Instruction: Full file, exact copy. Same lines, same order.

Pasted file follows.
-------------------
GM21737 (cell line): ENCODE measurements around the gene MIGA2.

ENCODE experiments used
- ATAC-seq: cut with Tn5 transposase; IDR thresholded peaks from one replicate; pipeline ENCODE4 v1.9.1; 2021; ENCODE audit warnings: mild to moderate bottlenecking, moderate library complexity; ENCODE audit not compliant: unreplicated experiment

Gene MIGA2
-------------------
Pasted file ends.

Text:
GM21737 (cell line): ENCODE measurements around the gene MIGA2.

ENCODE experiments used
- ATAC-seq: cut with Tn5 transposase; IDR thresholded peaks from one replicate; pipeline ENCODE4 v1.9.1; 2021; ENCODE audit warnings: mild to moderate bottlenecking, moderate library complexity; ENCODE audit not compliant: unreplicated experiment

Gene MIGA2